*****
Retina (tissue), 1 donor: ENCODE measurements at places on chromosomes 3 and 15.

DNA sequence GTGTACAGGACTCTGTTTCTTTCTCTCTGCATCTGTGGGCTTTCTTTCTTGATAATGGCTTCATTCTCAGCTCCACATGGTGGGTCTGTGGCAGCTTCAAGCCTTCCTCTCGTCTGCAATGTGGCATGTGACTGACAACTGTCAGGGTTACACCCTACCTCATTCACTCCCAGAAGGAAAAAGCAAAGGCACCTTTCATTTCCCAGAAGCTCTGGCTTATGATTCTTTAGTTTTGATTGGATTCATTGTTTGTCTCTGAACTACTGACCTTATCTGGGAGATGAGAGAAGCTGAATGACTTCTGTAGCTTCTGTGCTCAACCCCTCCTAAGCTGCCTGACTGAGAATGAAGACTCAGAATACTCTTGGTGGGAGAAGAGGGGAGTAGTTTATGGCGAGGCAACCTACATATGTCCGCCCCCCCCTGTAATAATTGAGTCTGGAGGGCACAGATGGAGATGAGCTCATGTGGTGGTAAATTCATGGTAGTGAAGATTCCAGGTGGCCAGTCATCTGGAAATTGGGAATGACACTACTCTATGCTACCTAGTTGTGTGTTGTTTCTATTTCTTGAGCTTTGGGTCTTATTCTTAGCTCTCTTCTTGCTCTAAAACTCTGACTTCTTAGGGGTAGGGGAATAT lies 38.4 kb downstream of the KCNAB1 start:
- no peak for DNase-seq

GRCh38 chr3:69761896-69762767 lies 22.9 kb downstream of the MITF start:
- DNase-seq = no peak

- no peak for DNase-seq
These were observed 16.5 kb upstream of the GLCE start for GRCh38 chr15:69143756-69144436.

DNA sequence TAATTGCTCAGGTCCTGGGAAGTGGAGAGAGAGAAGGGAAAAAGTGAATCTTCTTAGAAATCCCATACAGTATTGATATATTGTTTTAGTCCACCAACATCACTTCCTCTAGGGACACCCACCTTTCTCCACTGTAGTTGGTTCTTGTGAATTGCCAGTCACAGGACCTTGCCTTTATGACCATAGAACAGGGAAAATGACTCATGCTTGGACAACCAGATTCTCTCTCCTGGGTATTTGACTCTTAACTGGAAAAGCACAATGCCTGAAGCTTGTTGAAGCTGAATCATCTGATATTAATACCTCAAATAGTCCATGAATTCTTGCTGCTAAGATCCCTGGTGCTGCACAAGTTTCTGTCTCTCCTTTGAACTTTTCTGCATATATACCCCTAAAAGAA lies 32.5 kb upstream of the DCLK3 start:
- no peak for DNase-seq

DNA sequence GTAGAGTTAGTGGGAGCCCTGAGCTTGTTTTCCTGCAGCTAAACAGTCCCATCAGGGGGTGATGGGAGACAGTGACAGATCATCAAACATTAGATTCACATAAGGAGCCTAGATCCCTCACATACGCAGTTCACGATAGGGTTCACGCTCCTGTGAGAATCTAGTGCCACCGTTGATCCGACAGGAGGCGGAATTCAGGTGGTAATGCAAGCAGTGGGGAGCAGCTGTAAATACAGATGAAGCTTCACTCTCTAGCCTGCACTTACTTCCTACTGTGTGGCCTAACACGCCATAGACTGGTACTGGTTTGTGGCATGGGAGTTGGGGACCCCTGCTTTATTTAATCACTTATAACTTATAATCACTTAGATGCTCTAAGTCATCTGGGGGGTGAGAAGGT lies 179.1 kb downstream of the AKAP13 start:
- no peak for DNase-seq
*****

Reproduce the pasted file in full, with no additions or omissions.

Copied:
Retina (tissue), 1 donor: ENCODE measurements at places on chromosomes 3 and 15.

DNA sequence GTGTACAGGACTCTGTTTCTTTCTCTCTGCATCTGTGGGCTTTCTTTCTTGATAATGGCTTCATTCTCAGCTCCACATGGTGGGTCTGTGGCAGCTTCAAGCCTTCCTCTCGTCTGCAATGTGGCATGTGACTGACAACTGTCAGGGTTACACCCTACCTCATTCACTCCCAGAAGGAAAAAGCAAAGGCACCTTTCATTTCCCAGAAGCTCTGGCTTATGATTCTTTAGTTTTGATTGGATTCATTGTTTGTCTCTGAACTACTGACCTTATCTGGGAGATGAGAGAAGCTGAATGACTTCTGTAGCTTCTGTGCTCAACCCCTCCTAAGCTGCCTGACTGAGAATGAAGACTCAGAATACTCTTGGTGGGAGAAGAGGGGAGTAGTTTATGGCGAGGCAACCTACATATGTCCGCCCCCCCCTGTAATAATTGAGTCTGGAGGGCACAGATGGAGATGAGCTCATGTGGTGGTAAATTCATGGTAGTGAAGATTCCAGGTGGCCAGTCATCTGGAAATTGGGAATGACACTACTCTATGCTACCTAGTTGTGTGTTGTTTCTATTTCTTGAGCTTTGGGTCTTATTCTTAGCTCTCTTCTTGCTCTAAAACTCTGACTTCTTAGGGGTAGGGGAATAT lies 38.4 kb downstream of the KCNAB1 start:
- no peak for DNase-seq

GRCh38 chr3:69761896-69762767 lies 22.9 kb downstream of the MITF start:
- DNase-seq = no peak

- no peak for DNase-seq
These were observed 16.5 kb upstream of the GLCE start for GRCh38 chr15:69143756-69144436.

DNA sequence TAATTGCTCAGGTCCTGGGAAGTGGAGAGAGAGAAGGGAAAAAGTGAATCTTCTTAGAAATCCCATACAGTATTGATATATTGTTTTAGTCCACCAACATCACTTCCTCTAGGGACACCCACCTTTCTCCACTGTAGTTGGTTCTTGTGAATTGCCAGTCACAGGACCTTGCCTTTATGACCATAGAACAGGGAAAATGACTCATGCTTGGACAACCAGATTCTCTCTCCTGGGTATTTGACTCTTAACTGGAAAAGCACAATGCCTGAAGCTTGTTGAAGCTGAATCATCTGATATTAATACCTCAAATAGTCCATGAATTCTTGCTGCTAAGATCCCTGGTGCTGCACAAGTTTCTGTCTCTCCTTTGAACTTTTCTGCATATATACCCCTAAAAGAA lies 32.5 kb upstream of the DCLK3 start:
- no peak for DNase-seq

DNA sequence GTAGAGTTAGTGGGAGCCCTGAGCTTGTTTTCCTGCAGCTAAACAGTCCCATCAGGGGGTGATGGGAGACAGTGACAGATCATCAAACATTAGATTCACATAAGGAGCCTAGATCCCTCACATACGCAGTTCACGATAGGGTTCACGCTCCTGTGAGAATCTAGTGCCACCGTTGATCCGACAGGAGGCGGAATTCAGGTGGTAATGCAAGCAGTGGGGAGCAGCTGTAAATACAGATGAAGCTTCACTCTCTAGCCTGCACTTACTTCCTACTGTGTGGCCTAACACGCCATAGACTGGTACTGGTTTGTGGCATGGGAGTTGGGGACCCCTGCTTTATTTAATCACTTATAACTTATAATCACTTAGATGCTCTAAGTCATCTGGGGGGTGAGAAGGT lies 179.1 kb downstream of the AKAP13 start:
- no peak for DNase-seq